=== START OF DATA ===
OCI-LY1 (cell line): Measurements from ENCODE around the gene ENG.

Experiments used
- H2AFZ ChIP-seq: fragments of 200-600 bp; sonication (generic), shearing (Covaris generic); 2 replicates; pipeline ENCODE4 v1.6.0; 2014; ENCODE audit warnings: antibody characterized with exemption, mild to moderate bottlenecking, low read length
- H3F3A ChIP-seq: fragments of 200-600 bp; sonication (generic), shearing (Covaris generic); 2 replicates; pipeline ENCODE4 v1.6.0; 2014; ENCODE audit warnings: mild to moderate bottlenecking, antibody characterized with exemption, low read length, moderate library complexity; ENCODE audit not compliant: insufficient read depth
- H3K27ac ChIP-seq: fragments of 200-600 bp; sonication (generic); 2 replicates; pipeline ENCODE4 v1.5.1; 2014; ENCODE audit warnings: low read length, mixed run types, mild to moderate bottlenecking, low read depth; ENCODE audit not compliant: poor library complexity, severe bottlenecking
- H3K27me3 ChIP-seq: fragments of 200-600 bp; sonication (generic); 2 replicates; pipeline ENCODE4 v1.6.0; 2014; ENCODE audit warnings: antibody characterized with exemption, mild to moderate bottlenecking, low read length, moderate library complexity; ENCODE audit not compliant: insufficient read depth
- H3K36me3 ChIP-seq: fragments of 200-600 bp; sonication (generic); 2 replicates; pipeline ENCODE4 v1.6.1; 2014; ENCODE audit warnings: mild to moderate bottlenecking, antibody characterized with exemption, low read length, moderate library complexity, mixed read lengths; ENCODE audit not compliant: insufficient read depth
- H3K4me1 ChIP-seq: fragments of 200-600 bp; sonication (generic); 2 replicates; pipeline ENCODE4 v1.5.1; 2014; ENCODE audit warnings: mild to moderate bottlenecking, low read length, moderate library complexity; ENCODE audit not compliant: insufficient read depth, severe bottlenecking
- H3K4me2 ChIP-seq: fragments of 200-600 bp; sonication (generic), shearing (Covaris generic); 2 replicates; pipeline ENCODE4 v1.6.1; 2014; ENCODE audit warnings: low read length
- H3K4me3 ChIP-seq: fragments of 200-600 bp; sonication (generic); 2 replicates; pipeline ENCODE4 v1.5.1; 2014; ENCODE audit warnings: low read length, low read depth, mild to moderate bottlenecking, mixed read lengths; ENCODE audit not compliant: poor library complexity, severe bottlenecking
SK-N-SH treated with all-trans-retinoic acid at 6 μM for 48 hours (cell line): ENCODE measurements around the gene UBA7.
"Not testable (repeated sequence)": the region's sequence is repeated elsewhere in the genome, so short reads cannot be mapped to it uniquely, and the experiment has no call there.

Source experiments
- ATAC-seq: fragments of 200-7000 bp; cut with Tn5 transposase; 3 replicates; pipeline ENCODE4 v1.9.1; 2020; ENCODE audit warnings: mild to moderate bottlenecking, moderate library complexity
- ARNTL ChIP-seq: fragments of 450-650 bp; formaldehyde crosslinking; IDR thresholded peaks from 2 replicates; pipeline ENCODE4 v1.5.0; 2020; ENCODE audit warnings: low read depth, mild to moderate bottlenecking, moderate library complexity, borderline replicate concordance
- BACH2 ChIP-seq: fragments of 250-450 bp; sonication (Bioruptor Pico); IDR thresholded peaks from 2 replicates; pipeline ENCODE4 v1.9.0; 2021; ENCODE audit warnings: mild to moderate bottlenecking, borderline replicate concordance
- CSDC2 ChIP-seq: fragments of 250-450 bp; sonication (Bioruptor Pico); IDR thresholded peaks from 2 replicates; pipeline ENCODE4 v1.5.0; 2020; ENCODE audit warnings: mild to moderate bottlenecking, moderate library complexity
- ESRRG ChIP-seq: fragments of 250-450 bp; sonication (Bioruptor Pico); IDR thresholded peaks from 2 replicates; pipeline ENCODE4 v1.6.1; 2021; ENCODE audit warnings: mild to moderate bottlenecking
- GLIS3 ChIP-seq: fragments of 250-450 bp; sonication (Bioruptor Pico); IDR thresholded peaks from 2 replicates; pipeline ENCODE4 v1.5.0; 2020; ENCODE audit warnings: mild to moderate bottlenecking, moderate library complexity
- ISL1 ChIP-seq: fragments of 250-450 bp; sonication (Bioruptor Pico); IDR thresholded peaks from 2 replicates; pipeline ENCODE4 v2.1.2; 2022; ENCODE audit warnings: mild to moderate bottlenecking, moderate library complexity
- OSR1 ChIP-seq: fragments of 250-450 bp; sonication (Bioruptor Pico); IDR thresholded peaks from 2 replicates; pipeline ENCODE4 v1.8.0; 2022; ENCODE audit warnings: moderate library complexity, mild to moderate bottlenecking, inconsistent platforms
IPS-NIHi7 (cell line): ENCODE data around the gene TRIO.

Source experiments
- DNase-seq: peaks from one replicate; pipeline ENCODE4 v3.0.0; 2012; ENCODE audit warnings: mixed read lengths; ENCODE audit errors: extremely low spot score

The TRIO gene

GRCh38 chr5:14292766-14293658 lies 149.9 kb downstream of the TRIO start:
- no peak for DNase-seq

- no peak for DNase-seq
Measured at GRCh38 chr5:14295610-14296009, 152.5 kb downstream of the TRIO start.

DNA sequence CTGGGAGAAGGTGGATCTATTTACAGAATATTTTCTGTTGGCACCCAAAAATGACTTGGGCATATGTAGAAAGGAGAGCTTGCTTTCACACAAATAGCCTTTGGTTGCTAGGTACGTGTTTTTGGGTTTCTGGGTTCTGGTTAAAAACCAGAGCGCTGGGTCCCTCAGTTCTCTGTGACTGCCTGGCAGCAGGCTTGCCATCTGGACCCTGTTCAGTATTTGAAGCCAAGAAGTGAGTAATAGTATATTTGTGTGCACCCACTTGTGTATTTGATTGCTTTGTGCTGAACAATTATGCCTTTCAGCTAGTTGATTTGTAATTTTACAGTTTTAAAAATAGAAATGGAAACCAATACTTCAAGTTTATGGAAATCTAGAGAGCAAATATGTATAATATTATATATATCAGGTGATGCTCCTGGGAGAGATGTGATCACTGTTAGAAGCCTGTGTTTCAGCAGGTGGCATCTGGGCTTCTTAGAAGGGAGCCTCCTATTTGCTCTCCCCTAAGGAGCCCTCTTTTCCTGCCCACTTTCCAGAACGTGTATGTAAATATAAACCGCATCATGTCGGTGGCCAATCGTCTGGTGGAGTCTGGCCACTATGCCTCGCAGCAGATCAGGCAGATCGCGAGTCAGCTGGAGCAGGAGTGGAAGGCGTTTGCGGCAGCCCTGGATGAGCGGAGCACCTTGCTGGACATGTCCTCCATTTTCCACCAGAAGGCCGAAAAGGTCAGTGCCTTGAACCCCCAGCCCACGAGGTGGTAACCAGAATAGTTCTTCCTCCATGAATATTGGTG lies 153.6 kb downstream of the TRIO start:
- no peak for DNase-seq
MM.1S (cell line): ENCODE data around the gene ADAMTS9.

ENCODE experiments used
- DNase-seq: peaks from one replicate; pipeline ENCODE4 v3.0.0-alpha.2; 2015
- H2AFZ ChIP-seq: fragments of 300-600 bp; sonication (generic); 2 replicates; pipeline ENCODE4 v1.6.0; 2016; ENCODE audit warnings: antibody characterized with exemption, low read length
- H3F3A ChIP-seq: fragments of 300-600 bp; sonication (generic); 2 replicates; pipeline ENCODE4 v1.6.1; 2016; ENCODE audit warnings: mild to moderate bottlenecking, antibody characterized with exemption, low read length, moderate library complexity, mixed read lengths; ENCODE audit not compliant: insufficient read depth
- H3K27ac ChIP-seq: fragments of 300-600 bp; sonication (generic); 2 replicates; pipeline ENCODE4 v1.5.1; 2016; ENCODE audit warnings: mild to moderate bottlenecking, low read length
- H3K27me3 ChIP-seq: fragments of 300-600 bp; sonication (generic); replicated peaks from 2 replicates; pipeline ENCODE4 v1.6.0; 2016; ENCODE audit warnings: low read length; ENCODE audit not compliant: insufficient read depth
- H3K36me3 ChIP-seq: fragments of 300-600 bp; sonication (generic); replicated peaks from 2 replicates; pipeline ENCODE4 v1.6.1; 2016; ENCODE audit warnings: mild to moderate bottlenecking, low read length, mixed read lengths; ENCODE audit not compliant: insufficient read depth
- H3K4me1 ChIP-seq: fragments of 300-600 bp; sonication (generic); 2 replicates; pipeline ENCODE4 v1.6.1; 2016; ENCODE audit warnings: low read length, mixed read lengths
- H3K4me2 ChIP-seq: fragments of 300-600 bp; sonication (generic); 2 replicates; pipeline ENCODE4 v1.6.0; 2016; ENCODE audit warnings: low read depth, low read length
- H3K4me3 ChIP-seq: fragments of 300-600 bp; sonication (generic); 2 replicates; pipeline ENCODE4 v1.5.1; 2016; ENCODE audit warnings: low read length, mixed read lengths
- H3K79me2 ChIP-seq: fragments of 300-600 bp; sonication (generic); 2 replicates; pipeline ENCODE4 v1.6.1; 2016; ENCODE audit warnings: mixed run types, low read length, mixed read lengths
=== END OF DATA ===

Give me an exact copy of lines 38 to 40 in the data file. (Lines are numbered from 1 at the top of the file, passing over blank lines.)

- H3K27me3 ChIP-seq: fragments of 300-600 bp; sonication (generic); replicated peaks from 2 replicates; pipeline ENCODE4 v1.6.0; 2016; ENCODE audit warnings: low read length; ENCODE audit not compliant: insufficient read depth
- H3K36me3 ChIP-seq: fragments of 300-600 bp; sonication (generic); replicated peaks from 2 replicates; pipeline ENCODE4 v1.6.1; 2016; ENCODE audit warnings: mild to moderate bottlenecking, low read length, mixed read lengths; ENCODE audit not compliant: insufficient read depth
- H3K4me1 ChIP-seq: fragments of 300-600 bp; sonication (generic); 2 replicates; pipeline ENCODE4 v1.6.1; 2016; ENCODE audit warnings: low read length, mixed read lengths